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A lapel pin, also known as an enamel pin, is a small pin worn on clothing, often on the lapel of a jacket, attached to a bag, or displayed on a piece of fabric. Lapel pins can be ornamental or can indicate the wearer's affiliation with an organization or cause. Before the popularity of wearing lapel pins, boutonnières were worn.
Lapel pins are frequently used as symbols of achievement and belonging in different organizations. Lapel pins from the organization are often collected by members and non-members alike.
Businesses, corporates, & political parties also use lapel pins to designate achievement and membership. Lapel pins are a common element of employee recognition programs, and they are presented to individuals as a symbol of an accomplishment. Like fraternity and sorority pins, these lapel pins instill a sense of belonging to an elite group of performers at the organization. Businesses also award lapel pins to employees more frequently to boost employee morale, productivity, and employee engagement.
The Soviet Union had great production of these. Besides pins showing political figures and as souvenirs for tourist spots, there were pins for various sports, cultural, and political gatherings and for technical achievements of the Soviet Union. The pins had counter cultural meanings as well; for example, the pin featuring the robot spacecraft Kosmos 186 (which approached and docked with Kosmos 188) had a sexual connotation.
In recent years, pin collecting and trading has also become a popular hobby. Demand for pin designs based on popular cartoon characters and themes such as Disney, Betty Boop, and Hard Rock Cafe has surged and led to the creation of pin trading events and other social activities. Disney pin trading is a prime example of this.
In the USSR and the People's Republic of China, the prominent lapel pins with portraits of Lenin and Mao Zedong, respectively, were worn by youth as well as by Communist party members or people who felt like showing their official political credo. In Czechoslovakia, the Mao badges/pins were worn in the late 1960s and early 1970s by non-conformist youth as a prank and a way to provoke the "normalisationist" reactionaries of the purged post-1968 Communist Party of Czechoslovakia.
Politicians in the United States often wear American flag lapel pins, especially after the attacks of September 11, 2001. By 2008, the flag pin had become "the quickest sartorial method for a politician to telegraph his or her patriotism." The practice declined somewhat in the following decade.
Pin design starts off very similar to animation. Everything is hand drawn with a blue line. It is done either digitally or on paper with a light-box to plan out all the elements and artwork that make up the design. Once the design is approved, it is inked, colored, and placed on a mechanical sheet, which is like a blueprint for the pin, with appropriate measurements and call-outs for manufacturing the parts.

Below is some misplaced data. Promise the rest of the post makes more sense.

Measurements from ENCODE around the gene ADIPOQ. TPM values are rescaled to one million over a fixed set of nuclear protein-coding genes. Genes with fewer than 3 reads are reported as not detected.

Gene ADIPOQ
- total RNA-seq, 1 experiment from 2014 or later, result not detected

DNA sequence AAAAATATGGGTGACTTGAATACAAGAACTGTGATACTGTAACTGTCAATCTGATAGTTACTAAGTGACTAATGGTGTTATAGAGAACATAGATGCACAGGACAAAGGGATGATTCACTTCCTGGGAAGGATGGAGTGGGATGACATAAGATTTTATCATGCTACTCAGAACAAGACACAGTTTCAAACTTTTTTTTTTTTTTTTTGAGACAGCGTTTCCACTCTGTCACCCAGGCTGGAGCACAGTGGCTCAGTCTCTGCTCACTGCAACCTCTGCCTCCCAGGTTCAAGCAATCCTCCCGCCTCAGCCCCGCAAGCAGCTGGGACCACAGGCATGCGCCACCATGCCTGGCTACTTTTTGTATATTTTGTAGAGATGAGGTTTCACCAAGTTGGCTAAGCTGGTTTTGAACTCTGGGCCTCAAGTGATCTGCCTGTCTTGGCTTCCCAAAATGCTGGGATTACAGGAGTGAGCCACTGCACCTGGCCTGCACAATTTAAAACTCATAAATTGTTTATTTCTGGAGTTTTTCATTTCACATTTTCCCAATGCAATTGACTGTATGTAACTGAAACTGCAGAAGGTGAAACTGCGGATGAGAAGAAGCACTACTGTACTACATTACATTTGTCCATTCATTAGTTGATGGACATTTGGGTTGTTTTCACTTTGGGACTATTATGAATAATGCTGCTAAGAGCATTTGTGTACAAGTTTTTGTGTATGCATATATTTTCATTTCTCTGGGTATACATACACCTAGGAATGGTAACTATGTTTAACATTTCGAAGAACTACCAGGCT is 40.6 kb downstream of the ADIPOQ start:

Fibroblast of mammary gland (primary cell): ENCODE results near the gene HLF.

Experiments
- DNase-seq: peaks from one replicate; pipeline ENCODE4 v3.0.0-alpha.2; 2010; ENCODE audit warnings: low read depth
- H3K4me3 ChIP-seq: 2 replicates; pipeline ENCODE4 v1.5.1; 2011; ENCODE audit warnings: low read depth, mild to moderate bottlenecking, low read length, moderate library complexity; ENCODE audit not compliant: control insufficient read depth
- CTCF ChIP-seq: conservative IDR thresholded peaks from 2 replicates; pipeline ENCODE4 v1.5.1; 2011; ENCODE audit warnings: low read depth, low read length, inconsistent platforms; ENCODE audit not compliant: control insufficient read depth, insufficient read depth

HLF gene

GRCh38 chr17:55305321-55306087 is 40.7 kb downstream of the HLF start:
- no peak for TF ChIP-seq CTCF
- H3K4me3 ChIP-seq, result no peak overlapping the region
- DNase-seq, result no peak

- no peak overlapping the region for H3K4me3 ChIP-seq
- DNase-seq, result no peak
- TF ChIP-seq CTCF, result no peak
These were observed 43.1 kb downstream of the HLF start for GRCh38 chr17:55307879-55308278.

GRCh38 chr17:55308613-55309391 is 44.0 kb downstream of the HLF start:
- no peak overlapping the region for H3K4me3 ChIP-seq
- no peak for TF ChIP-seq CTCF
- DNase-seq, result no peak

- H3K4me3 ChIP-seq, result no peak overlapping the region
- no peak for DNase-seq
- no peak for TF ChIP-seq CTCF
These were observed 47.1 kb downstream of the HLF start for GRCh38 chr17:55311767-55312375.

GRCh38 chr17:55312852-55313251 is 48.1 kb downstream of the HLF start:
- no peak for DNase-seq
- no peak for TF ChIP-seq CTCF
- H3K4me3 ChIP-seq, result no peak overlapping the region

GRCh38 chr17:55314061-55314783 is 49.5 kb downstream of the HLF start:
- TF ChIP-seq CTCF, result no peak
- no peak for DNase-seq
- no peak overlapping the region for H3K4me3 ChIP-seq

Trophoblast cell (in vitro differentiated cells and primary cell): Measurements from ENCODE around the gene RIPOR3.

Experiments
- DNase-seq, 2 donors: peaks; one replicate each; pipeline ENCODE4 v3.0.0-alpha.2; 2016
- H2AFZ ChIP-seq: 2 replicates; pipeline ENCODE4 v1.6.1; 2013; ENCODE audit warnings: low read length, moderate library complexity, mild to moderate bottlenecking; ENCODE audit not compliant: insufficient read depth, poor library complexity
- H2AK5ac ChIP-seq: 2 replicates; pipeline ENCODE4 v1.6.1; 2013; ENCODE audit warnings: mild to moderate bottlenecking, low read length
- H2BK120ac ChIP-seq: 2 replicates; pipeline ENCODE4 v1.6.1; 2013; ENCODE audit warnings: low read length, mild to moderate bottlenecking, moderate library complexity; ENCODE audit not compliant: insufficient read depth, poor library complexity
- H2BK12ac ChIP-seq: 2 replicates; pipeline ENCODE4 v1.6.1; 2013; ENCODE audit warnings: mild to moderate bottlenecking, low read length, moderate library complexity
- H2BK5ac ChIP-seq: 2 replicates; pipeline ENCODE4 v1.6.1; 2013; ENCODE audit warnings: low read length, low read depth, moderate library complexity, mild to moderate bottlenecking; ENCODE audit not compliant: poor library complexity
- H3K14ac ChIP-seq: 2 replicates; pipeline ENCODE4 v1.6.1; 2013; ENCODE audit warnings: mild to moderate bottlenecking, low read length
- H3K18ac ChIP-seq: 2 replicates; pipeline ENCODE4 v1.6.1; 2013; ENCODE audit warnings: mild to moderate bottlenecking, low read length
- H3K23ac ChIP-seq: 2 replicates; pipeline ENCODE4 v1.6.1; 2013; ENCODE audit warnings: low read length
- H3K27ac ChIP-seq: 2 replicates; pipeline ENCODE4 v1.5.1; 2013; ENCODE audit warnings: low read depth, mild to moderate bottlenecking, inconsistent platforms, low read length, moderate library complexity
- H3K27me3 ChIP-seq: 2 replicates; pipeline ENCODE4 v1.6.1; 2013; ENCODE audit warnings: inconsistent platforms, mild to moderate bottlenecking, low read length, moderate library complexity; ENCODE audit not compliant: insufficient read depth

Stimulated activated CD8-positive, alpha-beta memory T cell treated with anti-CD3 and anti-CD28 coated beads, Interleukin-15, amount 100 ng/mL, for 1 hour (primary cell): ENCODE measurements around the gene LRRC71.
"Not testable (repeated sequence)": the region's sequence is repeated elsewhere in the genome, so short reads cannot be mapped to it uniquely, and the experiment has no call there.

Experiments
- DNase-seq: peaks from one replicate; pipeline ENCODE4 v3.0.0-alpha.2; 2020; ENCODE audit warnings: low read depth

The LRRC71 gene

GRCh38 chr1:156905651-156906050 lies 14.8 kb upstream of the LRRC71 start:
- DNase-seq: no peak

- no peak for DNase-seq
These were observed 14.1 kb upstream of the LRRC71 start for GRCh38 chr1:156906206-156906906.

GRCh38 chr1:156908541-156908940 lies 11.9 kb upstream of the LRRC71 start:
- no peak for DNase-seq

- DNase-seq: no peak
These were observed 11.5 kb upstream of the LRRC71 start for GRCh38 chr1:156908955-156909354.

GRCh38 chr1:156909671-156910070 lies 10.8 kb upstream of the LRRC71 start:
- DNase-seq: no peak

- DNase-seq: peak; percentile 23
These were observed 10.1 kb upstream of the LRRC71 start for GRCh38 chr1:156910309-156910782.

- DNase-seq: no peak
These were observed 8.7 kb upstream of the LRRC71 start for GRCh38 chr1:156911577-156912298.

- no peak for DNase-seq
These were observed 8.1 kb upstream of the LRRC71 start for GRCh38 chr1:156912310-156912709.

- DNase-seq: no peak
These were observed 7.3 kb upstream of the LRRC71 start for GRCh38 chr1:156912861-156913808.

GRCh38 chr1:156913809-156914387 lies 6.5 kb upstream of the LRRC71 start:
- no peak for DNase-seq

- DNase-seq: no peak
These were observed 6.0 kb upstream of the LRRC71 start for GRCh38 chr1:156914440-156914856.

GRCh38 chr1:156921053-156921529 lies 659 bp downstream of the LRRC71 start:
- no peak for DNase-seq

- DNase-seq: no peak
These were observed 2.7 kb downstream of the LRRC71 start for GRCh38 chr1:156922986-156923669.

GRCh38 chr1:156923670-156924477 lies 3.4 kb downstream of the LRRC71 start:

Step 1: Stamping Molding
Molds the metal surface to form the design.
Step 2: Outline Cutting
- Cutting molds are made separately, then cut to the exact outline of the design.
- Additional outline cutting molds may be required depending on the complexity of the design. * If a center hole or cut-out is required, an additional cut-through mold must be used.
Step 3: Attachment
Solder attachment onto the back of each piece.
Step 4: Plating
Plating now can be processed. The quality of plating varies with the length of time the metal is soaked in the plating liquid.
Step 5: Polishing
The metal surface is then polished until it is smooth and shiny. This applies to copper material only. Iron can be polished if required, but this will incur a surcharge.
Step 6: Coloring
- Soft enamel is carefully inserted by hand, one color at a time, using different sized syringes. * Drying. * To prevent defects, a high degree of skill is required in order to keep each color and the correct amount of enamel in the proper area.
Step 7: Cleaning
Excess color and impurities are then wiped off the metal surfaces.
Step 8: Baking
The metal piece is baked at approximately 450F for 12 to 15 minutes.
Step 9: Epoxy Coating
Clear epoxy is then applied to the surface to protect the enamel from color fading and cracking (Epoxy coating is optional and provided according to customer's requirements).
- The standard colors are based on the Pantone Chart.
- Bolder designs are recommended in order to prevent any unsatisfactory coloring caused by lines and figures that are too thin or too small.
- General enamel coloring requires a surrounding metal space to ensure good quality painting results. Therefore, it is usually necessary to allow for a blank metal rim (0.3 mm minimum).
For budget considerations, iron material can be used instead of copper, but without polishing.
Modern manufacturing processEdit
Almost all manufacturing is currently done in China, specifically in and around Kunshan, a satellite city in the greater Suzhou region that is administratively at the county-level in southeast Jiangsu, China, just outside Shanghai. Inexpensive labor in China has made non-Chinese production of lapel pins non-existent.
In the die struck manufacturing process, there are five basic types of pins: Cloisonné, soft enamel, photo etched, screen printed and 4-color printed. In all processes, the outer shape of the pin is stamped out from a sheet of steel, aluminum, copper, brass, or iron. In the case of cloisonne and soft enamel, the shape and the design are stamped out.